the boardinghouses of early washington, d.c. -- 5/24/21

Today's selection -- from Langdon Cheves of South Carolina by Archie Vernon Huff, Jr. The lack of housing in the earliest days of Washington, D.C., meant that many elected officials lived together in boardinghouses. The camaraderie of those boardinghouses had a profound influence on voting:

"[South Carolina’s] new congressman [Langdon Cheves] arrived in Washington the last week in January 1811. For Cheves, who had served in the state legislature in the backcountry town of Columbia, the appearance of Wash­ington City, the national capital, was no great shock. Located on a series of hills on the northern shore of the Potomac River, the capital was actually three separate villages. On the northwest bank of Tibur Creek, a tributary of the Potomac, sat the president's house, surrounded by workmen's shanties and the executive of­fices. Nearby were homes of cabinet members and departmental clerks. Leading eastward across the Tibur was 'a desolate country road,' proudly named Pennsylvania Avenue, banked on each side by a row of poplars planted by Mr. Jefferson. Halfway between the president's house and the Capitol were a group of hotels and boarding houses. At the eastern end of the avenue, atop Capitol Hill, were the halls of Congress, 'twin boxes of white stone on a treeless heath.' The central section of the Capitol had not yet been constructed, and the Senate and House wings were joined by a covered walkway. Surrounding the Capitol were a series of boardinghouses where most of the members of Congress resided during the sessions, several taverns, tailors, bootmakers, a bookstore, and a few other assorted businesses. The view of Virginia from Capitol Hill was magnificent. At the foot of 'the Hill' lay the Potomac, 'a mile broad and its bosom transparent.' Beyond 'the Potomac the ground rises to a ridge that runs paral­lel with the river.' To Congressman Jonathan Roberts of Pennsyl­vania, it 'would be one of the grandest landscapes imaginable if culture joined with the beauties of nature.'

"The 'Representatives' Hall,' where Cheves took his seat on January 24, 1811, was in the south wing of the Capitol. On the ground floor were the clerk's office and a series of committee rooms. Upstairs was the House chamber, 'if ... not the most con­venient, ... among the grandest in the world.' Elliptical, it was 'surrounded with twenty-two or twenty-four Corinthian Columns -- Shaded on all sides with red flannel curtains.' Illumi­nation came from skylights which leaked so badly that puddles of water collected on the floor of the chamber during heavy rains. The speaker's chair was 'surrounded with the richest scarlet and green velvets and gold fringe.' The windows were framed in gilt and draped with scarlet curtains fringed with gold. Carpets 'of a Turkey kind' covered the floors.

"Cheves had to take whatever seat was vacant, since desks were occupied on a first-come basis. He soon became aware of the terrible acoustics of the chamber. 'Whispered confidences' could often be heard across the room, while thundering orations were sometimes inaudible. A member of the Tenth Congress had complained that members were 'voting on questions which they could not understand, much less the reasons offered for or against them.'

"The major issue before Congress was the international crisis. The House was in a quandary. Its members wished to preserve the integrity of the United States against both Britain and France. Although British impressment of American sailors had become less frequent, the British Orders in Council prohibited neutral trade with the continent, and Napoleon's Berlin and Milan De­crees forbade American trade with Great Britain. In May 1810 Congress had passed Macon's Bill No. 2, which halted United States trade with both European powers. If either nation repealed their coercive acts, the president was authorized to open trade with that nation. Rumors had begun to reach the United States centers of political activity in Congress. According to James S. Young, who has studied the political structure of Congress during this period, 'those who lived together, voted together with a high degree of regularity,' so that 'a national institution was a series of sectional conclaves.' The mess in which Cheves lived would be no exception to the general practice.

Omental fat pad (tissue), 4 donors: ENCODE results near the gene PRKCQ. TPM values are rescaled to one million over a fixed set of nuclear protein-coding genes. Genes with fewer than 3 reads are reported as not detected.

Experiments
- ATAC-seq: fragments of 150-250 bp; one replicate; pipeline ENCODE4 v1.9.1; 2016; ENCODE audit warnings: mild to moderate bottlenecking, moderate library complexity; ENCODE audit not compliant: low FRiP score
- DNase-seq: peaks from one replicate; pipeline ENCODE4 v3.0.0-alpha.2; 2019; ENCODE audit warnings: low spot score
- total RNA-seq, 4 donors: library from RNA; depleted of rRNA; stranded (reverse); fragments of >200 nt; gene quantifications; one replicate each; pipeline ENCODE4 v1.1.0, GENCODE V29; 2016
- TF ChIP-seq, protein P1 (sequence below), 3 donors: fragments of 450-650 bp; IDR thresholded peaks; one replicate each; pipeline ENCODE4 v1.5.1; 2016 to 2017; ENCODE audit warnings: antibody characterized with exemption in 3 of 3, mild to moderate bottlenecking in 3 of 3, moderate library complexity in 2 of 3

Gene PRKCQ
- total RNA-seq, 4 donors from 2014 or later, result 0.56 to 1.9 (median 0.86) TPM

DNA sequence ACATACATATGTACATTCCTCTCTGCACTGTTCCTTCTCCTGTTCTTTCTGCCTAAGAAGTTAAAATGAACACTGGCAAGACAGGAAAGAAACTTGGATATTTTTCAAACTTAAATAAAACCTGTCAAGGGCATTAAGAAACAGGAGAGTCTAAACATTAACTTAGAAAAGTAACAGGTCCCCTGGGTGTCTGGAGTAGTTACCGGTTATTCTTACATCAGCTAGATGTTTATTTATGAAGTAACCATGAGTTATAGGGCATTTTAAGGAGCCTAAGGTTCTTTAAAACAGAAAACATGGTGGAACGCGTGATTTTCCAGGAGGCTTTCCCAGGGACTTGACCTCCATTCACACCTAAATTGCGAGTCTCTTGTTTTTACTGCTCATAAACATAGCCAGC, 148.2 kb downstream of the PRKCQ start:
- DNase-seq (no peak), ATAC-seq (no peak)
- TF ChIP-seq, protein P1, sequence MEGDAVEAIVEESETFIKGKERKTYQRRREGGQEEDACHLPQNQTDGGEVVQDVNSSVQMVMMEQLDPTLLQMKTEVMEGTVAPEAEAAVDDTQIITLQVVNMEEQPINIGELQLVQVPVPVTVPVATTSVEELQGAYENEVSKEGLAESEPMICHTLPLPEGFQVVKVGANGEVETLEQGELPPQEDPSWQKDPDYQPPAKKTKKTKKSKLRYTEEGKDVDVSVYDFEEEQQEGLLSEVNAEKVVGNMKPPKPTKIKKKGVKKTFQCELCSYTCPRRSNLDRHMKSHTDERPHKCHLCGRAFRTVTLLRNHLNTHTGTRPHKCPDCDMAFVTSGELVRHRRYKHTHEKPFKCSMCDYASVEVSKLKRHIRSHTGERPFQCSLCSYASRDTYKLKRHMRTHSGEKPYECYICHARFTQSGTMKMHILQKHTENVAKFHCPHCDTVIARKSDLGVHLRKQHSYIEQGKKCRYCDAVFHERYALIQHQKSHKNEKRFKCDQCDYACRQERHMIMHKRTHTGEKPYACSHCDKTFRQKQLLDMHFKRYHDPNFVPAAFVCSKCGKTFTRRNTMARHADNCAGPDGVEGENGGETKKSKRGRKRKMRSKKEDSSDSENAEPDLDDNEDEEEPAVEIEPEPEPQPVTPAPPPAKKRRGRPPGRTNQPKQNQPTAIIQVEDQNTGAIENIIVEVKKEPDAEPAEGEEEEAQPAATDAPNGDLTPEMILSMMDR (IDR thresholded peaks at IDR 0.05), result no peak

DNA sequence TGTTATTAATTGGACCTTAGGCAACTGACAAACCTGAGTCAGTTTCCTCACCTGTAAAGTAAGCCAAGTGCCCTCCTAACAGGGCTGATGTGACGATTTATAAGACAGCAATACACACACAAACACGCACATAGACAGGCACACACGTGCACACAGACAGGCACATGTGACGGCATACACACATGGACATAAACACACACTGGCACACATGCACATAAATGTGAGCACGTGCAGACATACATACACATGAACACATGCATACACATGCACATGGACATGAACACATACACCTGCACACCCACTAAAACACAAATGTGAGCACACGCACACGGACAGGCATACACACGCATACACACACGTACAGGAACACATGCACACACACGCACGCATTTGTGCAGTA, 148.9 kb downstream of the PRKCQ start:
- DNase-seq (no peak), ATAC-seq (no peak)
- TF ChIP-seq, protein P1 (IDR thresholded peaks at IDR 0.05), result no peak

"Cheves and Lowndes settled into a 'comfortable mess,' where Mrs. Cheves and the Cheves children soon joined them. In the same house were John C. Calhoun, Henry Clay of Kentucky and Mrs. Clay, Felix Grundy of Tennessee, and Senator George M. Bibb of Kentucky. Each lodger had 'a comfortable chamber with a good fire.' On the ground floor were a common dining room and a parlor. The cost of room and board was from twelve to fifteen dollars a week. In the parlor the mess gathered every night for a caucus which lasted sometimes far into the morning. Lown­des complained that he had no time to 'read or think or even write to any of my constituents.' The room was clouded with the smoke of 'segars' which Cheves relished. Much of the strategy of the Twelfth Congress was planned in the parlor of the 'War Mess,' as it came to be called. Here the leaders of Congress came for consultation, as did Secretary of State James Monroe -- the liaison between the president and the House of Representatives. Lowndes discovered that 'one slides as naturally into politics' as ladies 'into scandal at the tea table,' and Washington soon recog­nized that the members of the War Mess were 'confessedly the best informed and most liberal men of their party.'"


Archie Vernon Huff, Jr.


Langdon Cheves of South Carolina


University of South Carolina Press


Coyright 1977 by the University of South Carolina


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